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If you haven’t updated your iOS, iPadOS or macOS devices in a while, a recently disclosed Wi-Fi vulnerability is a good excuse to do so now.
The vulnerability was present in Wi-Fi and Bluetooth chips manufactured by Broadcom and Cypress Semiconductor. And as a result of the security flaw, at least a billion devices were vulnerable to an attack that could allow nearby hackers to see sensitive data over the air. And that may be a conservative estimate.
According to ARS Technica, the flaw was first publicly disclosed at an RSA security conference today by security researchers at ESET Research. Dubbed “Kr00k,” the flaw allowed nearby attackers to read what would otherwise be encrypted data sent or received via the internet.
More specifically, the vulnerability caused impacted devices to use an encryption key that consisted of a bunch of zeroes, which made decrypting that data a breeze for attackers.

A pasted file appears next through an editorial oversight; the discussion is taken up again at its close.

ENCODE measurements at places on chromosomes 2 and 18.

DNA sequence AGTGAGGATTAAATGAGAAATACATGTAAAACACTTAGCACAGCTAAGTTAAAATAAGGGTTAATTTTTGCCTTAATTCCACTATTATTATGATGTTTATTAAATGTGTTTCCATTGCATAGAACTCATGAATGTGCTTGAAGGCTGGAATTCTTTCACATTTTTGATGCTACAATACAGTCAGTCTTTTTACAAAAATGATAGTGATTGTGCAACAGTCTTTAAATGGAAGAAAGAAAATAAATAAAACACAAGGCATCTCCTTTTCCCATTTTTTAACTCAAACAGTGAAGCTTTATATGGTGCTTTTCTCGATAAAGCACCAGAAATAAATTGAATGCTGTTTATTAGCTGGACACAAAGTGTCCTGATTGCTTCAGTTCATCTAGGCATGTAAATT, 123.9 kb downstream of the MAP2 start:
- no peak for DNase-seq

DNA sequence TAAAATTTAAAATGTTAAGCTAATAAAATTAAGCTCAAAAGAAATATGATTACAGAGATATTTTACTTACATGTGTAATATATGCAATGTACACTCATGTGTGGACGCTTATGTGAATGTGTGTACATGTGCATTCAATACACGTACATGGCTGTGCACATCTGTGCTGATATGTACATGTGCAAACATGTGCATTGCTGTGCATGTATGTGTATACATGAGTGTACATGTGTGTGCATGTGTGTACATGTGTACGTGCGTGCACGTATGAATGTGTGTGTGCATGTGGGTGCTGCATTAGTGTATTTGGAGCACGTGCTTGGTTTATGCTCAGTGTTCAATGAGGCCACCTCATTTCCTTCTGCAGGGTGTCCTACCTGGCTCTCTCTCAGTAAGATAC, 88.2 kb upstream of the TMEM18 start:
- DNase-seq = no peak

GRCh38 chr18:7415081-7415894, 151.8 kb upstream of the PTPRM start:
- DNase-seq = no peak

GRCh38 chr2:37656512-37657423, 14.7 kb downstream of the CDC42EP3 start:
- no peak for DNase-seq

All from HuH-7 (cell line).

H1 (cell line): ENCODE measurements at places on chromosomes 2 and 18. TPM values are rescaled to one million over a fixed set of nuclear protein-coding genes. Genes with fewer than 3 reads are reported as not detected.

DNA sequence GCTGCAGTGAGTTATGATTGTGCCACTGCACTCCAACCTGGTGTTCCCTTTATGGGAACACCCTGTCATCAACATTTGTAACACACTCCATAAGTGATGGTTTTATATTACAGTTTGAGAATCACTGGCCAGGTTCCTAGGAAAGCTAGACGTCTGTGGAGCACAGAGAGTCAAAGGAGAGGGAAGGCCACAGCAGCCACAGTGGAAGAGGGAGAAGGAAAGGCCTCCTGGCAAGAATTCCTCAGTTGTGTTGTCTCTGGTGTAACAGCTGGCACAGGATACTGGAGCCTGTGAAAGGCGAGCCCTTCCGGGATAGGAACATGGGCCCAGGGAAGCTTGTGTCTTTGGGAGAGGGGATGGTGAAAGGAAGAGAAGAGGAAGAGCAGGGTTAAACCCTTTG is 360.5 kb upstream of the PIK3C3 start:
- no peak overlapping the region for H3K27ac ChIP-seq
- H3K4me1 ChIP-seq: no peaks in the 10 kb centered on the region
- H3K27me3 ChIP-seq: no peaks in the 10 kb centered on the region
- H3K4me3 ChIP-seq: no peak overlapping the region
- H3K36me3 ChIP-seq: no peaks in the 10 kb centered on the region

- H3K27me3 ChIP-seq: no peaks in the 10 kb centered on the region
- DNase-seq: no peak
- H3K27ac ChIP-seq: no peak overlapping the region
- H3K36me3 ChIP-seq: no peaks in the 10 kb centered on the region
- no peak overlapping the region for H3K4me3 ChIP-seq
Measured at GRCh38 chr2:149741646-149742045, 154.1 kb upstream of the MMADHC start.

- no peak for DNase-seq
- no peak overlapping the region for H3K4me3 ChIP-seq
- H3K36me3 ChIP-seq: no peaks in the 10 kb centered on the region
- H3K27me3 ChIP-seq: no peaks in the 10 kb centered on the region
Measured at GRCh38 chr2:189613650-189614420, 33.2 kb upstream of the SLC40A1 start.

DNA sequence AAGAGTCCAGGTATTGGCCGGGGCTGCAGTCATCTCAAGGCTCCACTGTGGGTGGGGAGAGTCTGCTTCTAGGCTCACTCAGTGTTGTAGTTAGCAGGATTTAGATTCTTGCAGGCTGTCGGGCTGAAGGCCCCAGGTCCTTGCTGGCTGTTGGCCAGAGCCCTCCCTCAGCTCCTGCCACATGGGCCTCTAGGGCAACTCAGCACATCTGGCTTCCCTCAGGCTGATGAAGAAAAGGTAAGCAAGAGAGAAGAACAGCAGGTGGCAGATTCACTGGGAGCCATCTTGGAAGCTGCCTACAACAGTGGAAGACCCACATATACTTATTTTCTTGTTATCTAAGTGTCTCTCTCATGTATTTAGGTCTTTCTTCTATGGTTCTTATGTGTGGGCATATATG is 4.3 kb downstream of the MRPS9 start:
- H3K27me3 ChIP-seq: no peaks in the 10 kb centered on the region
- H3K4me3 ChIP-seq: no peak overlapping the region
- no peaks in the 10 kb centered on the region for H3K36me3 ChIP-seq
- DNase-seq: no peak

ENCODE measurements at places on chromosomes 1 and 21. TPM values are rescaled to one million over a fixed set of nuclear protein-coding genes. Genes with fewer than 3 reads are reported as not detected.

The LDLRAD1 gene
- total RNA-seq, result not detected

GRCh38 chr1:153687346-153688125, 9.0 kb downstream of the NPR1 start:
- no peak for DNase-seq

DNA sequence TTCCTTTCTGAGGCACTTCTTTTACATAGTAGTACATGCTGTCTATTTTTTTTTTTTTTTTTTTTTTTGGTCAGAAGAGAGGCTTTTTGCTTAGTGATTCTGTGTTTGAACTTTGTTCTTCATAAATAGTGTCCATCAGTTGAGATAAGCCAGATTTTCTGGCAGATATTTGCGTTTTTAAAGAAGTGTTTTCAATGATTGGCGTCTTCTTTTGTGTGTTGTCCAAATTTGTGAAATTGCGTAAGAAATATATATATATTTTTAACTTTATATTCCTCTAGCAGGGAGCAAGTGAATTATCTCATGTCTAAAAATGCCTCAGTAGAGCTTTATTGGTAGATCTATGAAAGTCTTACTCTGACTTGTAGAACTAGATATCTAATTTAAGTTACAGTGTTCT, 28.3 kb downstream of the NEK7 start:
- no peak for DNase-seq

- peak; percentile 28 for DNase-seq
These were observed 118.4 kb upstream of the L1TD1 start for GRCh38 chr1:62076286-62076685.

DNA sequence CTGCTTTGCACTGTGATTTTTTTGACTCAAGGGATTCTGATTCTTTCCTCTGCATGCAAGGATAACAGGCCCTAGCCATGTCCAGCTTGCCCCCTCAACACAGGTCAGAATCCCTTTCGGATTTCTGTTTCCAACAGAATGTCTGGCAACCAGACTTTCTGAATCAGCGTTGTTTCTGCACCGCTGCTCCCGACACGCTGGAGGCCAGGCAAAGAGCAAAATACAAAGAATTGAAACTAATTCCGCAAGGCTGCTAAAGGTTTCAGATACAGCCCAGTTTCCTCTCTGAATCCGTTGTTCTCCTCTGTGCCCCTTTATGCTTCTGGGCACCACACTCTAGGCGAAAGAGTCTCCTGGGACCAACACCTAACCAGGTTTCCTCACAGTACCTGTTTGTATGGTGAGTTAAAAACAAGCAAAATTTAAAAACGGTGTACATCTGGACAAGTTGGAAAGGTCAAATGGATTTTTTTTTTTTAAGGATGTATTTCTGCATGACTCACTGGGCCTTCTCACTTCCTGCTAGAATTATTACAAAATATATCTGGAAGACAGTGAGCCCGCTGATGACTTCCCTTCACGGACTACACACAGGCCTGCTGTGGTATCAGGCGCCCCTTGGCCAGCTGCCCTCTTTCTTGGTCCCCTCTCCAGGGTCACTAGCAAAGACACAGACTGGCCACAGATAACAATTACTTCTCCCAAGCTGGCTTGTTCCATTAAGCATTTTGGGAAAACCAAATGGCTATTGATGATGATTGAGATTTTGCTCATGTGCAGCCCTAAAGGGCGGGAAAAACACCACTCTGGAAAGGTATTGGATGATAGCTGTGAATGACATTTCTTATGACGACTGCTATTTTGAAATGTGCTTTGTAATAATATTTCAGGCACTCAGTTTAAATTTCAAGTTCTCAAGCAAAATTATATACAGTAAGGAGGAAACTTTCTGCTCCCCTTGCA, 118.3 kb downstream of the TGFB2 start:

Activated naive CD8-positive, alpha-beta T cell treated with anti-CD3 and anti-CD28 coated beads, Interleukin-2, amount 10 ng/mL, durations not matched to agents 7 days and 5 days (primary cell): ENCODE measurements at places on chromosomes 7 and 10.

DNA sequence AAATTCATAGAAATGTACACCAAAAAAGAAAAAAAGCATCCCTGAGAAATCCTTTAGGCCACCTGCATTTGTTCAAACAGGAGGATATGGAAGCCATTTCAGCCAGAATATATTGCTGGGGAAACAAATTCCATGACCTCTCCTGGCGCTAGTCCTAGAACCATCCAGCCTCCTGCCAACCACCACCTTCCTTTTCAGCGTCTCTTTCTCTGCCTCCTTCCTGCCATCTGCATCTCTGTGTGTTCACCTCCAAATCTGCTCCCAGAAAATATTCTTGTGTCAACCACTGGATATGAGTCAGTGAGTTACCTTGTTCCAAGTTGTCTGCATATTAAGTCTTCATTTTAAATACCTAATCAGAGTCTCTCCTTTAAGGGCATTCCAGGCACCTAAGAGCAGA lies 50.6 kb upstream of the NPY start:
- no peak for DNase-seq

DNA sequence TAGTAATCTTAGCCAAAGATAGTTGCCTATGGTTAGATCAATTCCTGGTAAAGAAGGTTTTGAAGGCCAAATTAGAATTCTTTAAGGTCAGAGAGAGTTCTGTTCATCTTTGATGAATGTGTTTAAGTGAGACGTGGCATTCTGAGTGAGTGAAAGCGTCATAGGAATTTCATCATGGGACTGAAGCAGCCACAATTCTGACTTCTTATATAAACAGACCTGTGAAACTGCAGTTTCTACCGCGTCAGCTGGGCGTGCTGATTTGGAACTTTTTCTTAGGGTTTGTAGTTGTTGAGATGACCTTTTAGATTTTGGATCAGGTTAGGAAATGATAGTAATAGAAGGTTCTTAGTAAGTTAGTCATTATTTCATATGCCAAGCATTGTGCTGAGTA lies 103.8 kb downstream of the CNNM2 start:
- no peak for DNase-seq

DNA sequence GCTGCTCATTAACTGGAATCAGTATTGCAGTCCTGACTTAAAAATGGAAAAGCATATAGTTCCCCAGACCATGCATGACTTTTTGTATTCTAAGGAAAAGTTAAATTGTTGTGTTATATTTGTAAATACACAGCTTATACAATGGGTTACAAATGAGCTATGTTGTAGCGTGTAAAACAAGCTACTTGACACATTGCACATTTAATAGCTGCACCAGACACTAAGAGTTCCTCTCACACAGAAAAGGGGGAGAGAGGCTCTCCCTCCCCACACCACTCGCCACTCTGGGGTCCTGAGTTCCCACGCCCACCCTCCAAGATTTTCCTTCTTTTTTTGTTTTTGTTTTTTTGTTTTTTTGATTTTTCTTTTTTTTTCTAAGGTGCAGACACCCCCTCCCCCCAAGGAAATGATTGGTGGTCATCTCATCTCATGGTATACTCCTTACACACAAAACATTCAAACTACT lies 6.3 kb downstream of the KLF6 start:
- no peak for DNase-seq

As the researchers point out, a successful exploit of Kr00k “degrades your security a step towards what you’d have on an open Wi-Fi network.” And as long as an attacker is within range of your Wi-Fi network or signal, they wouldn’t need to know your Wi-Fi password.
In addition to Apple devices like iPhones and MacBooks, security researchers confirmed that the vulnerability also affected Amazon Kindles and Echoes, Google Nexus devices, Samsung Galaxy devices, and wireless access points made by Asus and Huawei.
Researchers note that many more devices other than those are equipped with the same vulnerable Broadcom and Cypress chips.
Before going public, the researchers responsibly disclosed the bug to both Broadcom and Cypress, as well as any other affected parties.
Luckily, Apple patched the flaw back in late October with its iOS 13.2 and macOS 10.15.1 updates. But, of course, there’s a chance that many users haven’t installed the proper patches yet.
Because the bug is so widespread, it might be a good idea to ensure that all of your Wi-Fi-connected devices are running up-to-date software.
The vulnerability was first discovered by ESET Research and most prominently researcher Miloš Čermák. The team has published a dedicated webpage with a lot more technical details on the bug.